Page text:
Congress Wants More Spectrum (and Broadband) From the FCC
Congress Wants More Spectrum (and Broadband) From the FCC
Congress Wants More Spectrum (and Broadband) From the FCC

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    How can we meet demand for spectrum and spur innovation?

    This question sums up what all the Representatives were asking at today’s
    FCC Oversight Hearing before the House Subcommittee on Communications and
    Technology—and it’s a really good question. 
    It shows that Congress is aware of the importance of wireless and wired
    technologies in the lives of consumers and businesses.  It also shows that they are eager to improve
    these technologies to promote competition, promote job creation, and help make
    our lives easier.  

    House Representatives asked thoughtful and insightful
    questions of all 5 FCC Commissioners on meeting the demand for spectrum, providing
    universal broadband service, promptly addressing issues, updating regulations
    to ensure competitive markets and innovation, and even the storms that have
    been sweeping the country. 

    Rep. Terry said early in the hearing:  it is “absolutely necessary” to have spectrum
    to meet growing demands. 

    How do we do
    this? Incentive auctions, according to Chairman Genachowski. 

    Rep. Eschoo agreed but urged the FCC to
    closely follow the Congressional intent to provide rules that will enhance
    competition, consumer choice, and innovation, while also providing new
    opportunities for unlicensed spectrum.

    Genachowski agreed with Eshoo that unlicensed
    is “extraordinarily successful”—noting that it gave us wifi—and
    promised to ensure that innovators and entrepreneurs will have unlicensed
    spectrum to pursue new technologies. 

    promise to provide unlicensed spectrum would surely lead to great innovation in
    the future, but some representatives questioned whether incentive auctions
    would be enough and encouraged the use of shared spectrum as an additional
    technique to address the spectrum crunch. 

    In the end, the representatives and the FCC came to some agreement that
    sharing spectrum is good, but not at the expense of clearing spectrum.

    You can’t talk about spectrum these days without talking
    about the proposed Verizon/SpectrumCo license transfers.  Rep. Waxman reiterated concerns of PK and
    other interest groups by urging the FCC to raise serious questions about the proposed
    transactions because of how the deals could harm competition.

    Concerns about meeting spectrum demand and encouraging
    innovation in the wireless market did not cause members of Congress to overlook
    the importance of wired technologies.  As
    Commissioner Rosenworcel explained, communications and media services,
    including broadband, are growing more complex and becoming integral parts of
    household budgets.  Most representatives
    are as dedicated as ever to making sure that all Americans have access to
    reliable and reasonably priced broadband services with money from the Universal
    Service Fund
    (USF).  Rep. Eshoo made it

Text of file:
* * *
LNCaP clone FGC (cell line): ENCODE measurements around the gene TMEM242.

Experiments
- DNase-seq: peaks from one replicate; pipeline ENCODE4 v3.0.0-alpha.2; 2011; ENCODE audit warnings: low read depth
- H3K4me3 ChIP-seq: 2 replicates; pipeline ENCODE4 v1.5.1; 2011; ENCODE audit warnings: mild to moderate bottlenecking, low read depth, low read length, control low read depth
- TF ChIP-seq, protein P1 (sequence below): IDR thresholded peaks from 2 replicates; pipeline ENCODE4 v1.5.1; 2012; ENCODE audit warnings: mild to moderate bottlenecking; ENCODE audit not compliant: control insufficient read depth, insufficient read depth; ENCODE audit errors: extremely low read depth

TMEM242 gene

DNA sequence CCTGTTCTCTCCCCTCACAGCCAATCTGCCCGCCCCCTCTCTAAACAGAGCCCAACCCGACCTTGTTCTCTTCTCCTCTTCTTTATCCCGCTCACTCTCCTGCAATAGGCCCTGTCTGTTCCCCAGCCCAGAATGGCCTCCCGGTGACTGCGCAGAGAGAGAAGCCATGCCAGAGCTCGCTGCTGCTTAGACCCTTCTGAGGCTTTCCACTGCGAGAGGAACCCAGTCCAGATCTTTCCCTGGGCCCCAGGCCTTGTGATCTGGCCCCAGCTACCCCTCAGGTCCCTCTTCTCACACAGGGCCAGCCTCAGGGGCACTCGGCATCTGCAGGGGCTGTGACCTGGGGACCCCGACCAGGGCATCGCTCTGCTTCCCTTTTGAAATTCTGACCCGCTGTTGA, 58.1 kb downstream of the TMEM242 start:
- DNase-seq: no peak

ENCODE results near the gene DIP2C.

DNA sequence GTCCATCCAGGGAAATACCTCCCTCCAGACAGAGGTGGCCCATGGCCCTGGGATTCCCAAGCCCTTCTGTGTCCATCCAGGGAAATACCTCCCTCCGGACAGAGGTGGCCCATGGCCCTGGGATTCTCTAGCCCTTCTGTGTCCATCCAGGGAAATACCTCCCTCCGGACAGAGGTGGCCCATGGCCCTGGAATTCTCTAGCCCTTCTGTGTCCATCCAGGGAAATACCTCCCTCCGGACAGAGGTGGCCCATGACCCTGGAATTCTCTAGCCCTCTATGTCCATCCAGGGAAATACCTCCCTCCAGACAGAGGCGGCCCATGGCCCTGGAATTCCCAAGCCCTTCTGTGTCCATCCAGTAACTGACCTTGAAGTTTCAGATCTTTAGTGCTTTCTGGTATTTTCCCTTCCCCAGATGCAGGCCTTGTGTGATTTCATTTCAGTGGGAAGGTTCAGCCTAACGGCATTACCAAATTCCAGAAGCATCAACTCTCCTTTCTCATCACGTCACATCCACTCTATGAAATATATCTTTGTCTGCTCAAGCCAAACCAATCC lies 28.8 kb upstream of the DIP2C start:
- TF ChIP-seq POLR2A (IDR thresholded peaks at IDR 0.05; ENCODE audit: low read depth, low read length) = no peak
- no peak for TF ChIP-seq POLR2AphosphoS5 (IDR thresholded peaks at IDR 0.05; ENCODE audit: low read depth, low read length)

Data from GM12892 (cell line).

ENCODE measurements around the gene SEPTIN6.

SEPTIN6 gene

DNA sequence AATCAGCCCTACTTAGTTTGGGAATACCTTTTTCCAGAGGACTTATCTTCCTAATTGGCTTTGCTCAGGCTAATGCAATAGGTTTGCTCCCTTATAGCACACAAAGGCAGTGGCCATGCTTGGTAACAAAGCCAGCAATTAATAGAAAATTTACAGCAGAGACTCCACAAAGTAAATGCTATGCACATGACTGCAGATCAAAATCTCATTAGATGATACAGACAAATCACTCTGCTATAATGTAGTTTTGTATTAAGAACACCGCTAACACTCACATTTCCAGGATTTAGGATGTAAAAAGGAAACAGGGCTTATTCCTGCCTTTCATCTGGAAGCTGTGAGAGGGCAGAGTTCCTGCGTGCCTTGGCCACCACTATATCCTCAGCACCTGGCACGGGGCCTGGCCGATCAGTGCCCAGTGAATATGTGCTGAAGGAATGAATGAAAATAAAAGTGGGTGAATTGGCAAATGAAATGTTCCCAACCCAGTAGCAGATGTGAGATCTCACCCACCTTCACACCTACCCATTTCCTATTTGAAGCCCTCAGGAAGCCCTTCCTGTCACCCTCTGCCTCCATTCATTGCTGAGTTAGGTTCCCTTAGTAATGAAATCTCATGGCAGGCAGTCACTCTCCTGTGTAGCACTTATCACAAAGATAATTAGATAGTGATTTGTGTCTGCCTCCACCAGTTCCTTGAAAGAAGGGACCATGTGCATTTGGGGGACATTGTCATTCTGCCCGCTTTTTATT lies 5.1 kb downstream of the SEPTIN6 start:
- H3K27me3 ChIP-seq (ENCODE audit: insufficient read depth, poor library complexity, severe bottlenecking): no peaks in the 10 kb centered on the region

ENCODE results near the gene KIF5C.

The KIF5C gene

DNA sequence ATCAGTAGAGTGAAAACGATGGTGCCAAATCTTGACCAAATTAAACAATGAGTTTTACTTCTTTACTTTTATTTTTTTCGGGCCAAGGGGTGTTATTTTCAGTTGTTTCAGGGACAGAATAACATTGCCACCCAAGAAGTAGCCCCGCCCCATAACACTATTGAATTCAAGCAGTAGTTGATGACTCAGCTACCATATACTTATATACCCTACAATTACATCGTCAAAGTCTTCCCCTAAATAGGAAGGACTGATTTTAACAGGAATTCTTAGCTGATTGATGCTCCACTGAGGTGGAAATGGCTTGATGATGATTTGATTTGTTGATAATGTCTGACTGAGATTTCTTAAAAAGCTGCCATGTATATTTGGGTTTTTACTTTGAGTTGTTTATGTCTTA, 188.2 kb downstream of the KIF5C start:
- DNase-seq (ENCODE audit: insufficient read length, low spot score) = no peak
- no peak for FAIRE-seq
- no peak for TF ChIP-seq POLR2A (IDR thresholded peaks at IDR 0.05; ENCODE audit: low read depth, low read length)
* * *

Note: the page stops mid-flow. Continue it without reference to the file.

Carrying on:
clear that the U.S. should be #1 in broadband and expressed gratitude to the
    FCC for its improvements in access around the country. 

    But details of USF may still need some work.  Reps. Terry and Christensen worry that the models
    used to determine funding are inaccurate or use incorrect data and rural
    broadband service providers will receive less funding as a result (meaning
    people might be left without service). 
    Rep. Barton disagreed, however, and was at a loss as to why USF still
    exists.  He thinks that almost all the population has service at
    reasonable prices.  Even if this were true, the FCC should keep broadband implementation as one of its
    top priorities until all of the population has service at reasonable prices—and most representatives at the hearing agreed.

    There was also lots of talk about special access—the high-capacity
    data links that are needed to provide service to some businesses and wireless
    towers.   Currently, businesses and wireless providers
    have to request access to these data links from incumbent phone providers.  Rep. Upton wondered whether there are
    sufficiently competitive alternatives to connect business and wireless services
    to the rest of the world, and how the Commission will gather data to determine this
    question when phone companies are loath to respond to data requests.  Chairman Genachowski said the FCC would
    gather data, but didn’t explain how, and Rep. Upton’s questions really went

    Talks about the weather—in the form of lost wireless and
    wired service
    —made it easy for anyone to relate to the concerns raised by the
    hearing.  With phone centers and 911
    emergency services interrupted because of the freak storms we’ve seen recently,
    Rep. Upton made it clear that the FCC needed data on the extent of the
    interruptions with the goal of preventing interruptions, something we’d all

    And of course, the hot topic of internet governance made a
    brief appearance in today’s hearing. 
    Chairman Walden and Commissioner McDowell both maintain that a multistakeholder
    approach to internet governance is best, and that ITU regulation will only be
    harmful.  PK wholeheartedly agrees.

    “We have to sometimes remind ourselves we’re in the 21st
    century, not the 19th, not the 20th” noted Rep. Eshoo.  With a slew of pointed questions, Congress
    appeared eager to move forward into the future of spectrum and broadband.  Let’s hope they work with the FCC to actually do so.